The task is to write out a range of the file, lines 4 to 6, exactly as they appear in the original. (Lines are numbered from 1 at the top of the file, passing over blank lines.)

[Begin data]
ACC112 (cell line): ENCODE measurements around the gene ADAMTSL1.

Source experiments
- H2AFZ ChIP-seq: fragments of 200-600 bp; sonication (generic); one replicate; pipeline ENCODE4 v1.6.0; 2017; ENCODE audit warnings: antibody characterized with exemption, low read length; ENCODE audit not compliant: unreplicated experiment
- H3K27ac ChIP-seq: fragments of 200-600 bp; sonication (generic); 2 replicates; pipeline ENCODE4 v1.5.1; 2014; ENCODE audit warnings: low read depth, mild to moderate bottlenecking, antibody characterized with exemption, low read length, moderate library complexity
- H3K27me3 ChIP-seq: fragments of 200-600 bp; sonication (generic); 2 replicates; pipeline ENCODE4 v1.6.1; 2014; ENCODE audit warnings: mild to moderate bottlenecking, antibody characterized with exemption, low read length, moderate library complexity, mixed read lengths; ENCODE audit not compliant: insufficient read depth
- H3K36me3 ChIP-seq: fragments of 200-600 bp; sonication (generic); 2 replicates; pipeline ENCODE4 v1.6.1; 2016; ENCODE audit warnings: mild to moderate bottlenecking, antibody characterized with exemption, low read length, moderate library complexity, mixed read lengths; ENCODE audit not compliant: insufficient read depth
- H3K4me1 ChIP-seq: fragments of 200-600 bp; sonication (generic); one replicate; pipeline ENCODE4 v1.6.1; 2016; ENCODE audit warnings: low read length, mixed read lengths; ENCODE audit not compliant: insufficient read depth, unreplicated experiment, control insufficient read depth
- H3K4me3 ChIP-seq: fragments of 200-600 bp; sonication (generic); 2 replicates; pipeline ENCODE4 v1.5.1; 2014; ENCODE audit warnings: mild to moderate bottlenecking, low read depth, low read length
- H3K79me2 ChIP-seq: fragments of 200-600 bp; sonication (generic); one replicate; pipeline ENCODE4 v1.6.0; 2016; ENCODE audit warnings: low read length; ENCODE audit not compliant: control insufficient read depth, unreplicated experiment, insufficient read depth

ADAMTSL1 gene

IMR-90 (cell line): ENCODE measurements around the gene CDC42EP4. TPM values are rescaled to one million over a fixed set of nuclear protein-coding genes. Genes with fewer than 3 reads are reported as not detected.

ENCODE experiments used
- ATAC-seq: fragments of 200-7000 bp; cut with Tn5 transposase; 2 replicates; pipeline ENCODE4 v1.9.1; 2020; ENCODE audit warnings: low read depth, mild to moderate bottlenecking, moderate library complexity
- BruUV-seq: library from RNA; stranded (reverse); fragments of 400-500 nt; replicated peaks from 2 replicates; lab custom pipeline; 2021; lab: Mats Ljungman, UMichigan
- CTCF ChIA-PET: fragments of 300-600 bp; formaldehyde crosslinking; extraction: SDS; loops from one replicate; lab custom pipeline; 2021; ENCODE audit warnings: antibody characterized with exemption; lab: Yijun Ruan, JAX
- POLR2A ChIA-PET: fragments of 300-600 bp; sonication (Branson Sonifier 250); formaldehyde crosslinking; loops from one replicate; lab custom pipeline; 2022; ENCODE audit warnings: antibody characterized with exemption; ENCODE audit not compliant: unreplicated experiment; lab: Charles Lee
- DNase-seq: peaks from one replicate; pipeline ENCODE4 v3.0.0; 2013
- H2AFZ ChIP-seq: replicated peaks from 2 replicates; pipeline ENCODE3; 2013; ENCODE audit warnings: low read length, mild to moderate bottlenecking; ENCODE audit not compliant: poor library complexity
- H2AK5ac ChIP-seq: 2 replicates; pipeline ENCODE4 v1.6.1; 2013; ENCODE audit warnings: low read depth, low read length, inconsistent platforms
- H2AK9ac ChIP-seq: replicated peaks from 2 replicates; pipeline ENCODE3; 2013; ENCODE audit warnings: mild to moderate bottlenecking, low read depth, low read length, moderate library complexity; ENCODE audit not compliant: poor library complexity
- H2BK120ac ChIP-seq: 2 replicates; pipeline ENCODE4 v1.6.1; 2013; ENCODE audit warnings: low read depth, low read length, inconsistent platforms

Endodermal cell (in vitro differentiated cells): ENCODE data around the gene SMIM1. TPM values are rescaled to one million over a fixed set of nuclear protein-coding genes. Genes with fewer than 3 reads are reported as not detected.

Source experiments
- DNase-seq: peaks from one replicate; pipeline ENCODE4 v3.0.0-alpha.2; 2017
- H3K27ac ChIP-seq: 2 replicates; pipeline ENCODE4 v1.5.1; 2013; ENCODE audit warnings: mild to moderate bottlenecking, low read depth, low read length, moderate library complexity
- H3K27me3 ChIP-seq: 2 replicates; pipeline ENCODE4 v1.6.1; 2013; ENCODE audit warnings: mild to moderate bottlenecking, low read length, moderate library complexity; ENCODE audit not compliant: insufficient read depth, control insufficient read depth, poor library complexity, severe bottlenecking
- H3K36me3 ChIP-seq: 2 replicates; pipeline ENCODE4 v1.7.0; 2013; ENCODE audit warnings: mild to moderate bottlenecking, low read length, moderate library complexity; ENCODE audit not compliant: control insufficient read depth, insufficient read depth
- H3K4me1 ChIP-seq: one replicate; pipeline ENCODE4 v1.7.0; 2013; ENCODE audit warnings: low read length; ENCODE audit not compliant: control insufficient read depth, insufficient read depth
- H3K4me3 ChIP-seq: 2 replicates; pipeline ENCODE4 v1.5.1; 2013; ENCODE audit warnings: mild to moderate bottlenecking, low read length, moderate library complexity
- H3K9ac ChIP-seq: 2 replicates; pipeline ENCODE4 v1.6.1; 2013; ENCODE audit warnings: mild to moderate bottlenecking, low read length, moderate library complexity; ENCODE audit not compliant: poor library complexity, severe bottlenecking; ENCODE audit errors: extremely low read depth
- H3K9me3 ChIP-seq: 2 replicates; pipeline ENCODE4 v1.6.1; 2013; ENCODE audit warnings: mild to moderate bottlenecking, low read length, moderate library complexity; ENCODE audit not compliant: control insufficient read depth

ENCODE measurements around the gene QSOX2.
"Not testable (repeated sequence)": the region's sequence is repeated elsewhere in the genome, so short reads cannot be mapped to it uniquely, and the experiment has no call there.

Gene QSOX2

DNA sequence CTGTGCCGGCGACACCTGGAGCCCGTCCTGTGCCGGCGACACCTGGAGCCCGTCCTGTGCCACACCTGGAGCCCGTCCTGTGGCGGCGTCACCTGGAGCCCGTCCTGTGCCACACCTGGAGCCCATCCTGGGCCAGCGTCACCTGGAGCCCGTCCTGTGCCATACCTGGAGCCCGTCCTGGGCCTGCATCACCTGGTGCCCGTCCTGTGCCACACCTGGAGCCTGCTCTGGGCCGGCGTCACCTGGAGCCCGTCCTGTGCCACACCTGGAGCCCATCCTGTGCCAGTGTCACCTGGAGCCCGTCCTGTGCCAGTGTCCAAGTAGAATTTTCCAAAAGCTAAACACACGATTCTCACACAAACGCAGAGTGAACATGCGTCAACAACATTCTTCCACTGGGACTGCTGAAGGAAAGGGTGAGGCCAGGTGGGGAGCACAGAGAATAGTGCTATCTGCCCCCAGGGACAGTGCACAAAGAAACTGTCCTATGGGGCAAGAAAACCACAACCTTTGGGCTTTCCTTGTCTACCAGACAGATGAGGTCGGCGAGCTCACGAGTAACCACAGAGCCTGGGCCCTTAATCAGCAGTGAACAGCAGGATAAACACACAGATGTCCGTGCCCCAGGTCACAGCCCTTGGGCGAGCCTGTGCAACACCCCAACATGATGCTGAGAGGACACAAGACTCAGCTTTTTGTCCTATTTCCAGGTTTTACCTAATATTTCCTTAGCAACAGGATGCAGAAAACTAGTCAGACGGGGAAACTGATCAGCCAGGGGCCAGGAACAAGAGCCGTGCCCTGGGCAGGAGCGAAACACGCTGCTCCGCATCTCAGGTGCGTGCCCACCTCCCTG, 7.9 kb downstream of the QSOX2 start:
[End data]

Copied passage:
- H3K27ac ChIP-seq: fragments of 200-600 bp; sonication (generic); 2 replicates; pipeline ENCODE4 v1.5.1; 2014; ENCODE audit warnings: low read depth, mild to moderate bottlenecking, antibody characterized with exemption, low read length, moderate library complexity
- H3K27me3 ChIP-seq: fragments of 200-600 bp; sonication (generic); 2 replicates; pipeline ENCODE4 v1.6.1; 2014; ENCODE audit warnings: mild to moderate bottlenecking, antibody characterized with exemption, low read length, moderate library complexity, mixed read lengths; ENCODE audit not compliant: insufficient read depth
- H3K36me3 ChIP-seq: fragments of 200-600 bp; sonication (generic); 2 replicates; pipeline ENCODE4 v1.6.1; 2016; ENCODE audit warnings: mild to moderate bottlenecking, antibody characterized with exemption, low read length, moderate library complexity, mixed read lengths; ENCODE audit not compliant: insufficient read depth